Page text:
I have the tendency to think that the need for absolute certainty is related to the arborescent structure of mathematic. The mathematics of today rest upon layers of more ancient theories and after piling up 50 layers of concepts, if you are only sure of the previous layers with a confidence of 99%, a disaster is bound to happen and a beautiful branch of the tree to disappear with all the mathematicians living on it. This is rather unique in natural sciences with the exception of extremely sophisticated computer programms but, in mathematics, you will have to fix by yourself an equivalent of 2K bug.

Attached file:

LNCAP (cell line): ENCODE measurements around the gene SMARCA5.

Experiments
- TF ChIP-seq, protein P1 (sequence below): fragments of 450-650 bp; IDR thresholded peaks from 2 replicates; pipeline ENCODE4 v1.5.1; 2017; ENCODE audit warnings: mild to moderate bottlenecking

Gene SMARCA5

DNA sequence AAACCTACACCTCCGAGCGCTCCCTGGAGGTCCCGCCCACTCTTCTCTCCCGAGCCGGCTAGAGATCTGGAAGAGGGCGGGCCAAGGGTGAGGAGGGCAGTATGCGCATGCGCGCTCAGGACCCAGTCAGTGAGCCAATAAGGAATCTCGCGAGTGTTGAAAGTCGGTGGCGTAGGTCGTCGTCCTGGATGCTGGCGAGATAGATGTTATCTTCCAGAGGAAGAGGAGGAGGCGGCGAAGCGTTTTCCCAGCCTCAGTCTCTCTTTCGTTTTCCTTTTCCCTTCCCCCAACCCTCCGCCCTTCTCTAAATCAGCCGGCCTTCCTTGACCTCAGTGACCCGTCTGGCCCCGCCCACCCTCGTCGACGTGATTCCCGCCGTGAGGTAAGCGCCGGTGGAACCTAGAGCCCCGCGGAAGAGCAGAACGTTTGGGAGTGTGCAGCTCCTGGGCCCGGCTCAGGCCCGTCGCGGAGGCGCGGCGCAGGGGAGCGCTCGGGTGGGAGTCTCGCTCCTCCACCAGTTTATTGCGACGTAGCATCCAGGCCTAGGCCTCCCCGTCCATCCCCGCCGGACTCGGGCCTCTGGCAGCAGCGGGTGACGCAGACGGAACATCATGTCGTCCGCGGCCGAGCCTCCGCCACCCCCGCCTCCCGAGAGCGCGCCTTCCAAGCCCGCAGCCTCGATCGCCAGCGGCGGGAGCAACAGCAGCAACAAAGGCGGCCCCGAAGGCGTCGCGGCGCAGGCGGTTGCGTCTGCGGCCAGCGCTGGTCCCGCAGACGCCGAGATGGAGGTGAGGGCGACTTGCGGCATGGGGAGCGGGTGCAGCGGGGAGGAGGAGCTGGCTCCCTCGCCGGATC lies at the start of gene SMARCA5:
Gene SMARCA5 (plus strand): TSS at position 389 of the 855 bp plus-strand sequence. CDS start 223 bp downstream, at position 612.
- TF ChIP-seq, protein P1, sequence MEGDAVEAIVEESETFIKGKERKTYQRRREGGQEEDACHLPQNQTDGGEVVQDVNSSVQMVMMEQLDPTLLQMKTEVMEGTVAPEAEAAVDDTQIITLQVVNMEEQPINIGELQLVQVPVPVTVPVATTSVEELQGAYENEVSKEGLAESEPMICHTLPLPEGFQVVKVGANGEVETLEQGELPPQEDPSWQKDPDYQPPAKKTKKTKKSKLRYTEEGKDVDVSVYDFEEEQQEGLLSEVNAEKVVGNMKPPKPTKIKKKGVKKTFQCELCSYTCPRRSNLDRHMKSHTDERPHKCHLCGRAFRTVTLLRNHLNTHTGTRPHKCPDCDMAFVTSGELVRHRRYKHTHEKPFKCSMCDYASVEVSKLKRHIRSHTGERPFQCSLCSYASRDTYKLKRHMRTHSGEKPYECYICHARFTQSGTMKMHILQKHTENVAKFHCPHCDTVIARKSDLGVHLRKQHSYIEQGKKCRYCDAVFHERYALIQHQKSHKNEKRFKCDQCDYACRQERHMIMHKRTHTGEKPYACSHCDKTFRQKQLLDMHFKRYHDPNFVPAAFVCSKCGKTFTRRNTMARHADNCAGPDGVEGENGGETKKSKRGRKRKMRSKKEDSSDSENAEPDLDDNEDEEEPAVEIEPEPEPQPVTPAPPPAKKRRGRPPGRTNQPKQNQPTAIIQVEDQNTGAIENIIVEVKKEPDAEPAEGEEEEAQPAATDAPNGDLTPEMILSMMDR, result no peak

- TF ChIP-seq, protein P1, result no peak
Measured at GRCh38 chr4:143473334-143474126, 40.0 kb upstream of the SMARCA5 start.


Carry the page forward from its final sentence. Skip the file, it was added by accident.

Of course, there are people who are willing to take the risk to see what they have achieved collapse in front of their eyes by working under the assumption that an unproven, but highly plausible, result is true (like Riemann hypothesis or Leopoldt conjecture). In some cases this is actually a good way to be on top of the competition (think of the work of Skinner and Urban on the main conjecture for elliptic curves which rests upon the existence of Galois representations that were not proven to exist before the completion of the proof of the Fundamental Lemma).